The majority of Americans know everything about the border, and nothing at all.
As refugees are herded into El Paso parking lots—and as Trump continues to clamor for his wall—the political battle at the border seems as endless as it is relentless. At the same time, the unique reality of life in the borderlands—its practical exigencies, daily rituals, and social dynamics—for many still remains a mystery.
For those who actually do live on the border, things are just as paradoxical.
Life goes on, as can be seen in photographer Elliot Ross’ images, albeit irreversibly altered. Along with artist and critic Genevieve Allison, Ross set out in February 2017 on a five-month journey to travel the length of the border, taking photos and collecting stories along the way. The resulting book, American Backyard, forms a multifaceted portrait of a territory that eludes any one depiction.
People play mini-golf; girls celebrate quinceañeras; men wash cars. Meanwhile, what already exists of the wall towers overhead; CBP officers crouch hidden in tall grass; immigrants risk their lives to come to America. At times the border is accepted and at others it is not: often it goes ignored.
Speaking to The Daily Beast, Ross and Allison describe meeting a CBP officer whose own mother had crossed the border illegally. “He just mentioned that off-hand when he was dropping us off,” Allison said. “But that's also something that's not very surprising to people who live in the borderlands.”
Allison explained that within many of the communities the pair visited, either due to economic constraints or political idiosyncrasies, “there is this crossover, or this gray area, where people know that maybe their uncle works for the CBP, but some extended family or neighbors might have crossed the border illegally at some point, or has family that have done so.”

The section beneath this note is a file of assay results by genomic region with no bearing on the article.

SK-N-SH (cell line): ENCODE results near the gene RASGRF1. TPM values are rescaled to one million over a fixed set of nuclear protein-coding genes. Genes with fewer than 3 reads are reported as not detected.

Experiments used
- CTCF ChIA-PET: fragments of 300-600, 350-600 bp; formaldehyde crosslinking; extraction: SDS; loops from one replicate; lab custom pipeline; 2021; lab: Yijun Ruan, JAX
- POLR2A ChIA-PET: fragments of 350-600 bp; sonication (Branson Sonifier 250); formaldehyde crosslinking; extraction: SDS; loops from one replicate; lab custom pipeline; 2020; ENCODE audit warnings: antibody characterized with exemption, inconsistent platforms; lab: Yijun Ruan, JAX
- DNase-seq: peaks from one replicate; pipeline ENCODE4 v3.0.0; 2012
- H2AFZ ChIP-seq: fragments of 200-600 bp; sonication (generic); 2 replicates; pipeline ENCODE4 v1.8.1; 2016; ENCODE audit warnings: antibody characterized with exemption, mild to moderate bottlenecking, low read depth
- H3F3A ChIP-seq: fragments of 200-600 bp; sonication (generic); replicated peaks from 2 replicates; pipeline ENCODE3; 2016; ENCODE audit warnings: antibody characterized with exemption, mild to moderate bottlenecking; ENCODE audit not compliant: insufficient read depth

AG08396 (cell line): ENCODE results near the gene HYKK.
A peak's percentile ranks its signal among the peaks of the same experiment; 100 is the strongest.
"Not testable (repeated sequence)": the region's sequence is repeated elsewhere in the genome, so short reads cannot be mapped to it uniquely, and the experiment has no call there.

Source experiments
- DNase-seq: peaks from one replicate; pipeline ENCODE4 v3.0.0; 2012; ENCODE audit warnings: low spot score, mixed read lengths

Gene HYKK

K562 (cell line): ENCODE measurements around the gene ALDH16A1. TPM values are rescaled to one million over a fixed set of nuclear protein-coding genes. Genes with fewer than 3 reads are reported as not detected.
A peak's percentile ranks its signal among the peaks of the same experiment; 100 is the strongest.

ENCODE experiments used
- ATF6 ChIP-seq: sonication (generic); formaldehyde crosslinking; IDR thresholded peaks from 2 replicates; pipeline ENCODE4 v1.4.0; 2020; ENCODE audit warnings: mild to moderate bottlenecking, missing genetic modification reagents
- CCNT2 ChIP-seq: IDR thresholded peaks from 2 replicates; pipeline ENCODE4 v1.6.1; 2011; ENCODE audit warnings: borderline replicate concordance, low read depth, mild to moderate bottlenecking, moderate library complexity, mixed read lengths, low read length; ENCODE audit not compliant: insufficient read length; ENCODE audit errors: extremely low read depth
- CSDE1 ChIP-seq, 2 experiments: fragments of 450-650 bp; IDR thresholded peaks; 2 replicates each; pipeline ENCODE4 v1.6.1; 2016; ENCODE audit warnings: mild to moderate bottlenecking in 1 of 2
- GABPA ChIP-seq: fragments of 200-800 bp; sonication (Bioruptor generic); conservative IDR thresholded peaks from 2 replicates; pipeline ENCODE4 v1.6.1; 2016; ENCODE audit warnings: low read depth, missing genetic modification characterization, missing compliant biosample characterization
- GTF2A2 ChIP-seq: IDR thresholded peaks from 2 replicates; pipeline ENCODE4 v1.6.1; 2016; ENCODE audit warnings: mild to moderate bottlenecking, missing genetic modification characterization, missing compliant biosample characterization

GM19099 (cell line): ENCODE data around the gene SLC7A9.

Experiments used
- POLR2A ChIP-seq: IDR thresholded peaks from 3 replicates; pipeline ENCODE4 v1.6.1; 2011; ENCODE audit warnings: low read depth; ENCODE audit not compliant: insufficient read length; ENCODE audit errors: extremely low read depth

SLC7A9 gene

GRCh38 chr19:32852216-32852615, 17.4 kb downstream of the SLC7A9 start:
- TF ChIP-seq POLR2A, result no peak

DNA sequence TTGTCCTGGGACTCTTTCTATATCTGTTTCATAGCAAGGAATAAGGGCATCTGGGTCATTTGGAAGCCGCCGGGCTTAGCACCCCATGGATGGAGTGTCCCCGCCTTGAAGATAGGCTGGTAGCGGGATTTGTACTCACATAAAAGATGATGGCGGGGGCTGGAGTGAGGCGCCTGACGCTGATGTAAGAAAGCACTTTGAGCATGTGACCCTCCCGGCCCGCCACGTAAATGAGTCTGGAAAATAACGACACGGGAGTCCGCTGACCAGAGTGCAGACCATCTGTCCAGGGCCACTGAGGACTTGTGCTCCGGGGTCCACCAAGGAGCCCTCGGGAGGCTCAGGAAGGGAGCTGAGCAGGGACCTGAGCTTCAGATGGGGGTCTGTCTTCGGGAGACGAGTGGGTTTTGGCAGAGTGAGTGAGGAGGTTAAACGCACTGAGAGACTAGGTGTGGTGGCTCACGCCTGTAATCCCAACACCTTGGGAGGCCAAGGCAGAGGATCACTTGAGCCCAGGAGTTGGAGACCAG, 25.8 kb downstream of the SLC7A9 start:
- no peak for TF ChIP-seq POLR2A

"The point being that this relationship with the CBP is pretty destructive to the cohesion of the societal fabric in the borderlands because of this reticence to talk to your neighbors or family," Ross added.
Still, there are more pressing issues.
"One thing we came to realize pretty quickly,” Ross said, “was that the border itself and its infrastructure—that issue and its relevance—pale in comparison to the other issues that [people there] face on a daily basis, and that are very familiar to marginalized communities, whether that be a lack of access to healthcare and education, low standards of government aid, or any sort of federal assistance that I think a lot of communities beyond the border take for granted. These are communities that are amongst the poorest in the country.”
For those who live at the border, then, perhaps the most crucial paradox is, as Ross explained, that “the federal government—though they won't help the community—is willing to spend upwards of $12 million a mile to build something that has mediocre efficacy. I think there's a significant resentment that comes from that fact.”
American Backyard will be released in May. The book’s publisher, Gnomic Book, has launched a Kickstarter campaign to secure funding.